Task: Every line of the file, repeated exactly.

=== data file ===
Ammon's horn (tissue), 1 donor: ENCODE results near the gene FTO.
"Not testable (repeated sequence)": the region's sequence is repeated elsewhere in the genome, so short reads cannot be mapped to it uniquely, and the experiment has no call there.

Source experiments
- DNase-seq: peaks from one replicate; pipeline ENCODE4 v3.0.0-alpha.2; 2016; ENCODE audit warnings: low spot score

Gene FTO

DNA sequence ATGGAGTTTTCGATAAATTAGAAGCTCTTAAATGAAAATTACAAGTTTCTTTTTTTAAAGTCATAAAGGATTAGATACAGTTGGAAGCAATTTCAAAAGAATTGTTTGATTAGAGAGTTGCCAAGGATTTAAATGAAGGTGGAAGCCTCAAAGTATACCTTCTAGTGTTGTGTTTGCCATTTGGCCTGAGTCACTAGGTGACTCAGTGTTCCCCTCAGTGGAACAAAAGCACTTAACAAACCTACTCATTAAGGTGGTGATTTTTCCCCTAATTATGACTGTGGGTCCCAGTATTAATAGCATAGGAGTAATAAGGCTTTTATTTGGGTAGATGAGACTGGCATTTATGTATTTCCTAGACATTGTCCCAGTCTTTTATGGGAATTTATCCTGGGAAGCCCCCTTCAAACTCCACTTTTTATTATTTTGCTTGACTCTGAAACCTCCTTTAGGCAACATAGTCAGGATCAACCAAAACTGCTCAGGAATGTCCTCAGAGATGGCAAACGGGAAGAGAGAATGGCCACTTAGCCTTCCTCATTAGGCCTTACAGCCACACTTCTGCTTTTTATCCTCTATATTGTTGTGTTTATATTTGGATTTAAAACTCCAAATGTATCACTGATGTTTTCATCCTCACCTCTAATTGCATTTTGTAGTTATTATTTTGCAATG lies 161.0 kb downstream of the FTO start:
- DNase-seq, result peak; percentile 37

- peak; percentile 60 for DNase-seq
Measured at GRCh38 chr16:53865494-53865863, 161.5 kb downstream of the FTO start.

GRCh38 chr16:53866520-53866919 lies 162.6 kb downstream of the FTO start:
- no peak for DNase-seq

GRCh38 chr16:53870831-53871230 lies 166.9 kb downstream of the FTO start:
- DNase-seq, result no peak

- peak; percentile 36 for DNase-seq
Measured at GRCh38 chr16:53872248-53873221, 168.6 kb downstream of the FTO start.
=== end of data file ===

Ammon's horn (tissue), 1 donor: ENCODE results near the gene FTO.
"Not testable (repeated sequence)": the region's sequence is repeated elsewhere in the genome, so short reads cannot be mapped to it uniquely, and the experiment has no call there.

Source experiments
- DNase-seq: peaks from one replicate; pipeline ENCODE4 v3.0.0-alpha.2; 2016; ENCODE audit warnings: low spot score

Gene FTO

DNA sequence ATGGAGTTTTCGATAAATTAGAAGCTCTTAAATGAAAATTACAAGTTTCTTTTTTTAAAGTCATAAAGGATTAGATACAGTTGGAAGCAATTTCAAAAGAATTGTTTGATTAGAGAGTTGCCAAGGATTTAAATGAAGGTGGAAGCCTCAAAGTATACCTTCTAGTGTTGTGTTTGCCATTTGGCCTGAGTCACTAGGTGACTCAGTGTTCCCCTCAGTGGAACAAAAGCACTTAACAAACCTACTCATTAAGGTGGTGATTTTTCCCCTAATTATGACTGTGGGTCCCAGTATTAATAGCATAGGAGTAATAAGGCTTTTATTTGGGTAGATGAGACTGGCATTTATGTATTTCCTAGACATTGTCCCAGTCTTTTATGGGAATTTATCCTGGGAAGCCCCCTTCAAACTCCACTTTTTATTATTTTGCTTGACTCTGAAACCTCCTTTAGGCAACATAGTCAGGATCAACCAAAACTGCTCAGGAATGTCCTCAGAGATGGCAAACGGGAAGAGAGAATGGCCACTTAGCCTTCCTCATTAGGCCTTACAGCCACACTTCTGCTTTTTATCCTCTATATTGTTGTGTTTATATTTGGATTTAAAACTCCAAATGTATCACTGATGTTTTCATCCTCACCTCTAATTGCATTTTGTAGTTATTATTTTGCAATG lies 161.0 kb downstream of the FTO start:
- DNase-seq, result peak; percentile 37

- peak; percentile 60 for DNase-seq
Measured at GRCh38 chr16:53865494-53865863, 161.5 kb downstream of the FTO start.

GRCh38 chr16:53866520-53866919 lies 162.6 kb downstream of the FTO start:
- no peak for DNase-seq

GRCh38 chr16:53870831-53871230 lies 166.9 kb downstream of the FTO start:
- DNase-seq, result no peak

- peak; percentile 36 for DNase-seq
Measured at GRCh38 chr16:53872248-53873221, 168.6 kb downstream of the FTO start.